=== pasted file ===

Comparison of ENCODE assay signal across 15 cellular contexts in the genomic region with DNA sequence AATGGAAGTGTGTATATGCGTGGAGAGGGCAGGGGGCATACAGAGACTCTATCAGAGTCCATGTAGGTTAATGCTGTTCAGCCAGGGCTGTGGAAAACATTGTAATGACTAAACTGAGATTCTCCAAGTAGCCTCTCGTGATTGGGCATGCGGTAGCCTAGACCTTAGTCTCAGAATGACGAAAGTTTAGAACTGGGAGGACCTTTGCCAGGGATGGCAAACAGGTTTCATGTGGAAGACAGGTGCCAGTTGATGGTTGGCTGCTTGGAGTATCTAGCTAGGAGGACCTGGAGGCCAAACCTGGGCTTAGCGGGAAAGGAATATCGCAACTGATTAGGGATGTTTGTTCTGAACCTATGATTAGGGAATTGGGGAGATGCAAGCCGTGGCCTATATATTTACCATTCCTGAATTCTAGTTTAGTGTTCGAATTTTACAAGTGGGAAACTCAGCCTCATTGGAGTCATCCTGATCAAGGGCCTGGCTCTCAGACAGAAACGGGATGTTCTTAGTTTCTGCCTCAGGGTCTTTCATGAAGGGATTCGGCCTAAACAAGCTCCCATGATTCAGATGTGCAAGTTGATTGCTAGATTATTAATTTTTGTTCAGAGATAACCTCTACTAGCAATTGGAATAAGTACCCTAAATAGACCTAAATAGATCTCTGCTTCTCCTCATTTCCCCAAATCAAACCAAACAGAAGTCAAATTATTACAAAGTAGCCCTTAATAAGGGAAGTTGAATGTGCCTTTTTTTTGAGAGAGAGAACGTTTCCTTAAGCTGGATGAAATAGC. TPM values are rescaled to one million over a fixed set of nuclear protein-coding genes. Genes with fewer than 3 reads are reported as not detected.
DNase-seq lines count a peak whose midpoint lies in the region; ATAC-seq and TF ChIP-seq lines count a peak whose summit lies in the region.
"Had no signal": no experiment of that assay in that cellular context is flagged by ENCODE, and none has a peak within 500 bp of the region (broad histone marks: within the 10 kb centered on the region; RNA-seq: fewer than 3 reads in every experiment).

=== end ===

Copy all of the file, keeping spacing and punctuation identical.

Comparison of ENCODE assay signal across 15 cellular contexts in the genomic region with DNA sequence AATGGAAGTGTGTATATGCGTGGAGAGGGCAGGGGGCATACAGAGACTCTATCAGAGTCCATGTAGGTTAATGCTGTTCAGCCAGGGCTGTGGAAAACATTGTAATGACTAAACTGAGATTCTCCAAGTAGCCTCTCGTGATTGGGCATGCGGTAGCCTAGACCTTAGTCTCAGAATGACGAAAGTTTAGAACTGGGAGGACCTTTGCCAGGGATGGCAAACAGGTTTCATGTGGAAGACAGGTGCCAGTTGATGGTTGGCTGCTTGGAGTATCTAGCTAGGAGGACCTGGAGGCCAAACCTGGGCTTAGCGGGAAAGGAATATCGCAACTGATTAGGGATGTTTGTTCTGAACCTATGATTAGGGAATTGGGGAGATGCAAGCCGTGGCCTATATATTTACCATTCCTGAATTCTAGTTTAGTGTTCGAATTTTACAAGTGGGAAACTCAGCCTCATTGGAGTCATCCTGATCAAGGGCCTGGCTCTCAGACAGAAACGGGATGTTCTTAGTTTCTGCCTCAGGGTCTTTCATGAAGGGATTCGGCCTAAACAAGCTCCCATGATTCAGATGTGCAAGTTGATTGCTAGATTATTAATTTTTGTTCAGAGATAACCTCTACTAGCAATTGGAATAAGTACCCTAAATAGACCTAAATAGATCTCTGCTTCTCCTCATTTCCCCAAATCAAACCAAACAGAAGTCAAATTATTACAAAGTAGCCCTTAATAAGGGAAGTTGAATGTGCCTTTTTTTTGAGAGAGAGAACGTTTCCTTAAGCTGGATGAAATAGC. TPM values are rescaled to one million over a fixed set of nuclear protein-coding genes. Genes with fewer than 3 reads are reported as not detected.
DNase-seq lines count a peak whose midpoint lies in the region; ATAC-seq and TF ChIP-seq lines count a peak whose summit lies in the region.
"Had no signal": no experiment of that assay in that cellular context is flagged by ENCODE, and none has a peak within 500 bp of the region (broad histone marks: within the 10 kb centered on the region; RNA-seq: fewer than 3 reads in every experiment).